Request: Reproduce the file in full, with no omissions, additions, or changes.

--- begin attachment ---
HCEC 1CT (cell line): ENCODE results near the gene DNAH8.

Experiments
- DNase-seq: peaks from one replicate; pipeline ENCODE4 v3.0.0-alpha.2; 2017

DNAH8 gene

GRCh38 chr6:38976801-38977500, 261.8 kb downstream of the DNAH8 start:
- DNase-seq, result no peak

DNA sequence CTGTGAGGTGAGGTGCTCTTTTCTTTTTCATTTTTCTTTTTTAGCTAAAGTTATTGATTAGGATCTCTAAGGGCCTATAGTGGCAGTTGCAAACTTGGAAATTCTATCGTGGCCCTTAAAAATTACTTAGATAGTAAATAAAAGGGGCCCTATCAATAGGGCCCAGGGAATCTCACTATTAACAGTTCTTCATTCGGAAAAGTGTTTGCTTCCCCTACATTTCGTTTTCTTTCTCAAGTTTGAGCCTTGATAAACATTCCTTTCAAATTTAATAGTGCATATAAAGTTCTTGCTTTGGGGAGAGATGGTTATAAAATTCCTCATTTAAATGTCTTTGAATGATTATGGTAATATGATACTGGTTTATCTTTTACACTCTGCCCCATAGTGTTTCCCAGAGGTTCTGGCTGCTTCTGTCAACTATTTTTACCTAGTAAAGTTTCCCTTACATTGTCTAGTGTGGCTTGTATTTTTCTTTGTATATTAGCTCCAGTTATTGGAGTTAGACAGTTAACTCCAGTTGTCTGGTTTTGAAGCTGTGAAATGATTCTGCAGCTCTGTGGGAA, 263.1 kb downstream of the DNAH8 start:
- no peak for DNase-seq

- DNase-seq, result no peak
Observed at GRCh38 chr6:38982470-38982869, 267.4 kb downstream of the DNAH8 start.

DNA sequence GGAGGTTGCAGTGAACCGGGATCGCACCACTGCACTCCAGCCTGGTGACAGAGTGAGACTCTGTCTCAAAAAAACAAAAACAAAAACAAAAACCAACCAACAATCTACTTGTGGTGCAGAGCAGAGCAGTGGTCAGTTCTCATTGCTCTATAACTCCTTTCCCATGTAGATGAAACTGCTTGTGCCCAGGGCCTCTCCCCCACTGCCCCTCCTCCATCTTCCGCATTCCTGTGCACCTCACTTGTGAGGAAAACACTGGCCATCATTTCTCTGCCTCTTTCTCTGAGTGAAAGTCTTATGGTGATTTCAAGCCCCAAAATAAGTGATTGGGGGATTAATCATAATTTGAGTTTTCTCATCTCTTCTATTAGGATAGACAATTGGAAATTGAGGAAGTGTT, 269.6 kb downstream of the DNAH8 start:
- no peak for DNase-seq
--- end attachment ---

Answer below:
HCEC 1CT (cell line): ENCODE results near the gene DNAH8.

Experiments
- DNase-seq: peaks from one replicate; pipeline ENCODE4 v3.0.0-alpha.2; 2017

DNAH8 gene

GRCh38 chr6:38976801-38977500, 261.8 kb downstream of the DNAH8 start:
- DNase-seq, result no peak

DNA sequence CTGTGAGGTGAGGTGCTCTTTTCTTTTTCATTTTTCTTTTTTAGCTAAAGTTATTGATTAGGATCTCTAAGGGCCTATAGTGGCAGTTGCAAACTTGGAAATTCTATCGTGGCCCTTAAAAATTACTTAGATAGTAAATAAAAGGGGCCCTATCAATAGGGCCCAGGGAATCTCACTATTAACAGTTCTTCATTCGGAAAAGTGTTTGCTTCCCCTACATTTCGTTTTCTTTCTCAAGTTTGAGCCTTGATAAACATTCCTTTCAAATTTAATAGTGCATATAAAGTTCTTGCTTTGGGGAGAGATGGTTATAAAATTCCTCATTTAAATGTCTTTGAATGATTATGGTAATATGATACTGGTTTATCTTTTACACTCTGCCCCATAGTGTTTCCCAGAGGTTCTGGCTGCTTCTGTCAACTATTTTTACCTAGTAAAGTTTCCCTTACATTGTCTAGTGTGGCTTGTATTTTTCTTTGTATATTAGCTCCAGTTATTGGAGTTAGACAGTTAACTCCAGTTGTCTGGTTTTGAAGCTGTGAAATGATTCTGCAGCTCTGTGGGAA, 263.1 kb downstream of the DNAH8 start:
- no peak for DNase-seq

- DNase-seq, result no peak
Observed at GRCh38 chr6:38982470-38982869, 267.4 kb downstream of the DNAH8 start.

DNA sequence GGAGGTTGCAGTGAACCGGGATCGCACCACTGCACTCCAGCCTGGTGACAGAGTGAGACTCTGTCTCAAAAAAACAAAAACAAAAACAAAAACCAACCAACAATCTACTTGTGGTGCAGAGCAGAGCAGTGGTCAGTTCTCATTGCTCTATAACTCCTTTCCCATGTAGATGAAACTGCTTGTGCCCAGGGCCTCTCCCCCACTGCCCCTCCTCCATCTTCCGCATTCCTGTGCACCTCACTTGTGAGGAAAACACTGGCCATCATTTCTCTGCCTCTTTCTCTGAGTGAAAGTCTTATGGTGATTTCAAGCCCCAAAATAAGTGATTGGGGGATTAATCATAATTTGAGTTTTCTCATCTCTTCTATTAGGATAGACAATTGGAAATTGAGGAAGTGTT, 269.6 kb downstream of the DNAH8 start:
- no peak for DNase-seq